If the pews aren't filled, there's no one in the seats when the collection basket is passed around.
That's a fundamental problem for the Catholic Church. Parishioners who come to Mass every week give money every week. A church can boast a roster of thousands, but attendance is the key. The more bodies, with wallets, that are there on a Sunday, the more money that flows into the coffers.
The clerical sex abuse scandal, and the resultant fall-out, caused a great deal of harm and drove people away from the Church. As a result, in a nation like Ireland, so predominantly Catholic, the percentage of weekly Mass attendees has dropped. It's gotten to the point that parishes have to look elsewhere to generate enough funds to pay for the heat and electricity.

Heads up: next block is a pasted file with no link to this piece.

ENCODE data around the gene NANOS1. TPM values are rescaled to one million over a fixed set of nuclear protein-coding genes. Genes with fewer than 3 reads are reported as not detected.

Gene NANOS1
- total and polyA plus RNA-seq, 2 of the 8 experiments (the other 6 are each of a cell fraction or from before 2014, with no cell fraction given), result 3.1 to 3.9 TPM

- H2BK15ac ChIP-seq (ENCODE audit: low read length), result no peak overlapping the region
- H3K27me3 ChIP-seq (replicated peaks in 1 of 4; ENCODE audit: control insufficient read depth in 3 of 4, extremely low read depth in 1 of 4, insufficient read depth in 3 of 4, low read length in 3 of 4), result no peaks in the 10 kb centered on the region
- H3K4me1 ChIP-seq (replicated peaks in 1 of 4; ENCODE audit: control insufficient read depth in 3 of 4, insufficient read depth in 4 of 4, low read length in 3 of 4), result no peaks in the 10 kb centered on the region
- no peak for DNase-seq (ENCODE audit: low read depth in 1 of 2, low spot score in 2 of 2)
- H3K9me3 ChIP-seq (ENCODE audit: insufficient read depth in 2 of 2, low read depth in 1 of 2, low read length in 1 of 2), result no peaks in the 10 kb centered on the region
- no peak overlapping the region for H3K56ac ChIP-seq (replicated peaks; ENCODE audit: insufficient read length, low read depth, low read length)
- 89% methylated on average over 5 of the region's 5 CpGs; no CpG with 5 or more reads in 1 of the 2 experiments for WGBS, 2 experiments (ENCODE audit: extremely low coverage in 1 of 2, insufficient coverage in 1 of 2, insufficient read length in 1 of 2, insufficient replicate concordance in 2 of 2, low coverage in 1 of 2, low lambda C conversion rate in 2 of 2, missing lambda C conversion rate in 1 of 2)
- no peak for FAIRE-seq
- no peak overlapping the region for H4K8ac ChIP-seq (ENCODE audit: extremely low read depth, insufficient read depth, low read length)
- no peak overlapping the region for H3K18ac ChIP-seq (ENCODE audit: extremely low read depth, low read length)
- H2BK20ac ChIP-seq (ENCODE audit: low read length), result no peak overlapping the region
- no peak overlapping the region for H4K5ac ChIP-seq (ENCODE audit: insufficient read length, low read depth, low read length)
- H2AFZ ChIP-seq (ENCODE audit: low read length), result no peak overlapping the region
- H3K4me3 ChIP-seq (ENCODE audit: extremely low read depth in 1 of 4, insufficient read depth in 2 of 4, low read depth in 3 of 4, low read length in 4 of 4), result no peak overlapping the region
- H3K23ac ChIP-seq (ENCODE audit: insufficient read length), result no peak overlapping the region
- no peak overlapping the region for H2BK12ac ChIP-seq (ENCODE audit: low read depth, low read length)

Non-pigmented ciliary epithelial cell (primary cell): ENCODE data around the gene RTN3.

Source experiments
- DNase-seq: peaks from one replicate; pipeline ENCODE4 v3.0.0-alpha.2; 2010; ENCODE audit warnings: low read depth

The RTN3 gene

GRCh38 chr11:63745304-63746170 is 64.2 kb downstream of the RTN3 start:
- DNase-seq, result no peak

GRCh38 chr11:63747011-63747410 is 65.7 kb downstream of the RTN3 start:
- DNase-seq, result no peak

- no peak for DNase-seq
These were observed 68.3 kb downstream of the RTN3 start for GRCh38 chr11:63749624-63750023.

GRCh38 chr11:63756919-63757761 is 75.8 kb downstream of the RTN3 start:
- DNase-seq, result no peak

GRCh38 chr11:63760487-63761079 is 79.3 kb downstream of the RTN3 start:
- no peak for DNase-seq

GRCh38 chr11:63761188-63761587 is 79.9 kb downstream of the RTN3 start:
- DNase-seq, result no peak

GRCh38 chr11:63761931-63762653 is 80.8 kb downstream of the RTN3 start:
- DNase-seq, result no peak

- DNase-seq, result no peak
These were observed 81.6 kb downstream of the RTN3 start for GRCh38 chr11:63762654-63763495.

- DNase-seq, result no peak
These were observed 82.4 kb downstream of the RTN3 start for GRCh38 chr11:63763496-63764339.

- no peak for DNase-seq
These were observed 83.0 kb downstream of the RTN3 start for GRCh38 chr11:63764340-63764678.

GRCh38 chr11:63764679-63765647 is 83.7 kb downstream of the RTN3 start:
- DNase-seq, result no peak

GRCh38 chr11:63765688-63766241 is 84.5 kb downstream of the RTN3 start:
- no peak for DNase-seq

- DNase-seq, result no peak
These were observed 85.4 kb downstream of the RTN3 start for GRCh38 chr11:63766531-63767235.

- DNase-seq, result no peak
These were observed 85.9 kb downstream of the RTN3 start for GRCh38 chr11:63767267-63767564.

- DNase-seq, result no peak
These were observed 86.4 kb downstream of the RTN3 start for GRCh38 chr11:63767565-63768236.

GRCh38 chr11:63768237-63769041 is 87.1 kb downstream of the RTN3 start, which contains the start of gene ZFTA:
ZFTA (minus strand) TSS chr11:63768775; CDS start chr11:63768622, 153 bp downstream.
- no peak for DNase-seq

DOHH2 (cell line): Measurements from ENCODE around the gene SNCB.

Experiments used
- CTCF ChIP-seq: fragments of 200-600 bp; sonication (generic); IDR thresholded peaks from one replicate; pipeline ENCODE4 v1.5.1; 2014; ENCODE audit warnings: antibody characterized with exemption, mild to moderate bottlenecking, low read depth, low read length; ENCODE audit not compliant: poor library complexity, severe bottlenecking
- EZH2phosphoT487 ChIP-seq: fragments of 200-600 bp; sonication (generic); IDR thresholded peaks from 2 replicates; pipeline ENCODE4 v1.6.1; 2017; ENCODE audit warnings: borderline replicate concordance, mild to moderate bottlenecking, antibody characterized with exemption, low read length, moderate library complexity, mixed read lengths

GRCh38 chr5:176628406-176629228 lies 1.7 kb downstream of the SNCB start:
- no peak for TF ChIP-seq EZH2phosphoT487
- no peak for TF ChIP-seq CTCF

For the past fifteen years, the diocese of Cashel and Emily has taken advantage of genealogists who would like to trace their Irish roots. Want to look at the microfilmed records of births, marriages, deaths and the like? Pay the archbishop. Dr. Dermot Clifford holds the copyright.
The Association of Professional Genealogists was outraged, to be denied free access to what everyone else provides for free. The National Library must have been feeling very small indeed, to have to tell someone that if they wanted to know about their ancestors, it would be seventy-five euros to the Archbishop before the microfilm reader could be fired up.
The National Library has reversed the policy. If you want to see the archives, have at it. It'll only cost you the price of a trip to Dublin. As far as the lawyers are concerned, the Archbishop can't claim copyright and then charge for access to records that are public.
Ah, for the good days of pray, pay and obey.